Setting water quality goals, such as whether a particular river is to be “fishable and swimmable,” is a policy decision. But the goal must be translated into a water quality standard, a set of numeric criteria for particular pollutants, which means work for biologists and toxicologists. The next step is to determine the TMDL: how much of that pollutant can be added to the river on a daily basis without exceeding the water quality standard. Doing so will require input from chemists, hydrologists and geologists, who must consider how existing pollutants in sediment might affect water quality. Then it must be determined how much pollutant is being added each day on a source-by-source basis. Here again we will rely on geologists to do mass balance studies of sediment and associated chemicals, and to define transfer pathways by which material enters rivers from surface runoff, groundwater flow and atmospheric deposition.
Assuming the amount being added exceeds the TMDL, a policy decision will determine the pollution reductions to be achieved by each source. For nonpoint sources, the next decision is which Best Management Practices will achieve the needed reduction. Much of this is also the work of geologists and hydrologists, who can use field studies and models to determine how effectively a particular Best Management Practice traps sediment or removes nitrogen from groundwater.
Is the state of the science adequate to cope with the inevitable challenges? EPA’s current proposal for implementing section 303(d) will require that scientists quantify the links between land use and water quality, and between Best Management Practices and water quality.
These quantifications will help determine how much pollution reduction a specific landowner must legally achieve.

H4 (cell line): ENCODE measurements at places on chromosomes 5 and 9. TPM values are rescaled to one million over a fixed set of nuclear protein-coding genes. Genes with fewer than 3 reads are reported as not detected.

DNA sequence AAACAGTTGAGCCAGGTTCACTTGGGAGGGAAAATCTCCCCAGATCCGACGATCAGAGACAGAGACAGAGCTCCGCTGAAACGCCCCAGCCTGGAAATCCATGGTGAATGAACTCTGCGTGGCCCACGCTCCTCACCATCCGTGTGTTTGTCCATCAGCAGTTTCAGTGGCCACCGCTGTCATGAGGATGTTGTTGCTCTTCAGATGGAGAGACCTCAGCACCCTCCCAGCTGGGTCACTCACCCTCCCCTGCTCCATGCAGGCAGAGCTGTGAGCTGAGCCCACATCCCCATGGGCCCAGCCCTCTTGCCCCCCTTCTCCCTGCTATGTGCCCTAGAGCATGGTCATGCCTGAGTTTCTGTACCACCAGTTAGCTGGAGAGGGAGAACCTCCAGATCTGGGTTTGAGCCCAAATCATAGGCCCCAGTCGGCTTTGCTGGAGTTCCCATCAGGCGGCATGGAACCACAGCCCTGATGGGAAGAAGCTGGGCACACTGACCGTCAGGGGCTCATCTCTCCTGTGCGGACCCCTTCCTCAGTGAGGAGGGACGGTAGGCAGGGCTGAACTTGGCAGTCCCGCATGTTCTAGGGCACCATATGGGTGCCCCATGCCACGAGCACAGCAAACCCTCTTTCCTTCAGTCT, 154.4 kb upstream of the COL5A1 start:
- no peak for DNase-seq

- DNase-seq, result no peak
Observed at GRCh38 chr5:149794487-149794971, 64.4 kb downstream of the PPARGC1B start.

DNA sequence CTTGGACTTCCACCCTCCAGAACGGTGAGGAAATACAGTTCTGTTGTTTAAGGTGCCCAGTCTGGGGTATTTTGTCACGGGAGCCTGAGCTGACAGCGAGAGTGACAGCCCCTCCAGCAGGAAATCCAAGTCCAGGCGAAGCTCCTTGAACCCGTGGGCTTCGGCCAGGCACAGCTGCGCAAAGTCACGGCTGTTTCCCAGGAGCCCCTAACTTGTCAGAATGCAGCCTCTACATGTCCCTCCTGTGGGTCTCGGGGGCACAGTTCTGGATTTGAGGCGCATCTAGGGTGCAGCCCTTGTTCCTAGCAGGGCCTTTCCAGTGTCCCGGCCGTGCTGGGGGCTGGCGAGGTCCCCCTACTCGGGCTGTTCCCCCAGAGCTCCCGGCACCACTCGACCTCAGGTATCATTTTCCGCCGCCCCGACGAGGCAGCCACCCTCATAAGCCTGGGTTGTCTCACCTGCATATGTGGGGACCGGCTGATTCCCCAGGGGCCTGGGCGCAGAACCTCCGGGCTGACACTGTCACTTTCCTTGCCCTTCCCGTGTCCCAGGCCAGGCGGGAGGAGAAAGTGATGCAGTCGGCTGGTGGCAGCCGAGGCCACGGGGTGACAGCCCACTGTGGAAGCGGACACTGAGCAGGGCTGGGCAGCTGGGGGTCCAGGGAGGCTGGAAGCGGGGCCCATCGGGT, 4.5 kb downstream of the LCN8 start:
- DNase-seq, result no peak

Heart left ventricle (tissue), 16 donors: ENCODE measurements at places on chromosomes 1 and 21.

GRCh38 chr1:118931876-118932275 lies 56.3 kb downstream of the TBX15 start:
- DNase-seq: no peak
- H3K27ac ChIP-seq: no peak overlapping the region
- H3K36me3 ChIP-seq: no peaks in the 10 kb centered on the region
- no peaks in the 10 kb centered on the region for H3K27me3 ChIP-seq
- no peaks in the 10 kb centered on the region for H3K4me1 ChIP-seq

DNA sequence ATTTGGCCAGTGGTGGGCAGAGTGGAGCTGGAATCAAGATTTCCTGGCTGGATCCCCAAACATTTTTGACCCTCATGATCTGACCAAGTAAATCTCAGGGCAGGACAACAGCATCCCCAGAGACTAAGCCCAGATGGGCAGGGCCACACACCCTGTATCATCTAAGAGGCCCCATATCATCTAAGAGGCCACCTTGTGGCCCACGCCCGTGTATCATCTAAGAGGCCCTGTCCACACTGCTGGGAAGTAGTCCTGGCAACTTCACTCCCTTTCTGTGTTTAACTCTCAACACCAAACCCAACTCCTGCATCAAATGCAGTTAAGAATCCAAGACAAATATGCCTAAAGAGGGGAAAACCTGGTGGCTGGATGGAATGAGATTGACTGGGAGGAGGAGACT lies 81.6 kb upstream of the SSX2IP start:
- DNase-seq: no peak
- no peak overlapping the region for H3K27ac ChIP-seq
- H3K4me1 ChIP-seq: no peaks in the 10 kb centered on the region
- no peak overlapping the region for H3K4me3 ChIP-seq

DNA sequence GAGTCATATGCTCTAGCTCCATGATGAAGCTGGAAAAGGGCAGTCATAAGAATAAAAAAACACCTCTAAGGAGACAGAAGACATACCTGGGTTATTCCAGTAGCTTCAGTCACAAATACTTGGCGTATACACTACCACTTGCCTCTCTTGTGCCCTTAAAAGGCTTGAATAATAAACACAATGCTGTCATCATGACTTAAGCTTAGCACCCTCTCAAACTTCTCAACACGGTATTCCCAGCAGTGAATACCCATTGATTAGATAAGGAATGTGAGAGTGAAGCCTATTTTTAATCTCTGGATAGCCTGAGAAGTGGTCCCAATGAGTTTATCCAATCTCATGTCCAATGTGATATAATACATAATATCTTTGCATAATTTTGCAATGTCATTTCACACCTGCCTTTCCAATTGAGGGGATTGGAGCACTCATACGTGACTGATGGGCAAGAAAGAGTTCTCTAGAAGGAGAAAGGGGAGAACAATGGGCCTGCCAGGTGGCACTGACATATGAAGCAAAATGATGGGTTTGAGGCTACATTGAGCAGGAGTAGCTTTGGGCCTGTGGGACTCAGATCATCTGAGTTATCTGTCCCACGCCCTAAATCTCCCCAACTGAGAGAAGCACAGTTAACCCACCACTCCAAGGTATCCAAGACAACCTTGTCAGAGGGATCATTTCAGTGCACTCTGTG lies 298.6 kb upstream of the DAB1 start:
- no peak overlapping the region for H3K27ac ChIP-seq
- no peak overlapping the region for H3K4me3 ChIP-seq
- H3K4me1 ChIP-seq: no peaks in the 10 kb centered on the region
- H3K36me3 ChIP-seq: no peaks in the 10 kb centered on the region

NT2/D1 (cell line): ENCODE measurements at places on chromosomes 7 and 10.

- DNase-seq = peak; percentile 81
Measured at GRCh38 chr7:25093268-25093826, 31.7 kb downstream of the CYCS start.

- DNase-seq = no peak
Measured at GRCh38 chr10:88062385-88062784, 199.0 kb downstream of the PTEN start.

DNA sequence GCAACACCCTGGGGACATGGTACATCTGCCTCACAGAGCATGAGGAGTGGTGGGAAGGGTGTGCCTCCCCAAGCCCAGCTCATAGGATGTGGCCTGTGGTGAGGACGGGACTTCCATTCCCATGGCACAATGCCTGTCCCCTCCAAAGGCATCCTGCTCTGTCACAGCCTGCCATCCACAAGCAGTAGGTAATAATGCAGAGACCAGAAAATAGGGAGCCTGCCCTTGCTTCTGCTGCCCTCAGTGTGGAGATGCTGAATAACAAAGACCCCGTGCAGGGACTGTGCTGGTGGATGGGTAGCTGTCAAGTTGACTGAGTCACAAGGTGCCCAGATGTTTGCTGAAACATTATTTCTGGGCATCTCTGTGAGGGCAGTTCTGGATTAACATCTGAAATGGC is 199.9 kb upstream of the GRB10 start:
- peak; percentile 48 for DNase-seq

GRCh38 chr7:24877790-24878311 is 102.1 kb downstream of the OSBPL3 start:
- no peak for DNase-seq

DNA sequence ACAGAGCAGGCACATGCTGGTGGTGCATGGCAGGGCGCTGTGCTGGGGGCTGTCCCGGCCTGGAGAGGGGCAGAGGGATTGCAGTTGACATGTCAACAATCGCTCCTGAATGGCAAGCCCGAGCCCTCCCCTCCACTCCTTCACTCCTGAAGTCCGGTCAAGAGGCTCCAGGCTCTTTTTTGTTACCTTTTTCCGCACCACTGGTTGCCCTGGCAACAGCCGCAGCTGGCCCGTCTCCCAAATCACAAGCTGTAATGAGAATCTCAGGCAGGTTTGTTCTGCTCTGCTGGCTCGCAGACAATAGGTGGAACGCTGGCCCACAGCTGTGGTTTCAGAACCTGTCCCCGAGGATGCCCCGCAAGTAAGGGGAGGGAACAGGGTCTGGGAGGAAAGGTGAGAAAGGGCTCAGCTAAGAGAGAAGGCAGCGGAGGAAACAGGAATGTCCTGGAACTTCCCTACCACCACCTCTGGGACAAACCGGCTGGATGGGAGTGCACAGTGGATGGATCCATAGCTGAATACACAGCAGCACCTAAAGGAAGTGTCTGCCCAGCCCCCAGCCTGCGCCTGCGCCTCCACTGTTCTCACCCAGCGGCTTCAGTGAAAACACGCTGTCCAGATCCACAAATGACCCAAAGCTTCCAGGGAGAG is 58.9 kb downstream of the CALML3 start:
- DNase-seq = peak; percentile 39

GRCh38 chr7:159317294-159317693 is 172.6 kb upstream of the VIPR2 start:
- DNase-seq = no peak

Can science deliver this level of specificity? The amount of pollution from nonpoint sources is dependent on rainfall; the effectiveness of Best Management Practices in reducing pollution is dependent on site factors such as soil type and slope steepness.
And what are the options when use of our “best” Best Management Practices still does not attain water quality standards? The obvious answer would seem to be to tighten up the Best Management Practice — require that foresters leave wider zones of uncut timber along streambanks, or that suburban areas leave higher percentages of open space undeveloped.
Not only are such efforts likely to meet political challenges, but in some cases they may not fairly address the source of a problem. Some 15 percent of the nitrogen in the Chesapeake Bay is derived from outside the watershed: It is brought in by atmospheric transport from the Midwest. Do we ask landowners in the Chesapeake Bay to carry the burden of reducing this additional load, or do we acquire the political authority to demand reductions elsewhere? What do we do with “legacy” pollutants contributed by past industrial activity, now being released from contaminated sediments, for which there is no current source? What do we when the natural background levels of chemicals in streams exceed the water quality standards, as in some mineralized areas of the West?
Although it offers more questions than answers, the water-quality based approach should not be abandoned. After all, the goal of the Clean Water Act is to make waters “fishable and swimmable,” not to install a certain number of Best Management Practices or end-of-pipe treatments.
The danger with the current proposals comes from an insistence on exact numbers. If we are to hold a landowner legally accountable to numeric standards, we need to be sure that our science is up to it. We will not make progress in cleaning up our rivers if our watershed plans are tied up in court in lawsuits over their scientific adequacy. If we view the TMDL as a broad brush, accept scientific limitations and move forward, we will make progress in cleaning up our rivers. If we insist on exactitude and clearly specified cause-and-effect, we will go down the route of so many toxic tort and Superfund cases — litigation without resolution.
We can make progress if we borrow some of the principles from recent approaches to the Endangered Species Act: flexible science, which takes account of changing circumstances and new information (so-called “adaptive management”), coupled with the use of meaningful landowner incentives. In the end, the challenge may be as much economic as scientific. That is, how to make the use of Best Management Practices and other forms of land stewardship more financially rewarding for landowners.
McLellan is the American Geological Institute's
1999-2000 Congressional Science Fellow and a professor of geology at the
University of Maryland. E-mail: Eileen_McLellan@wyden.senate.gov.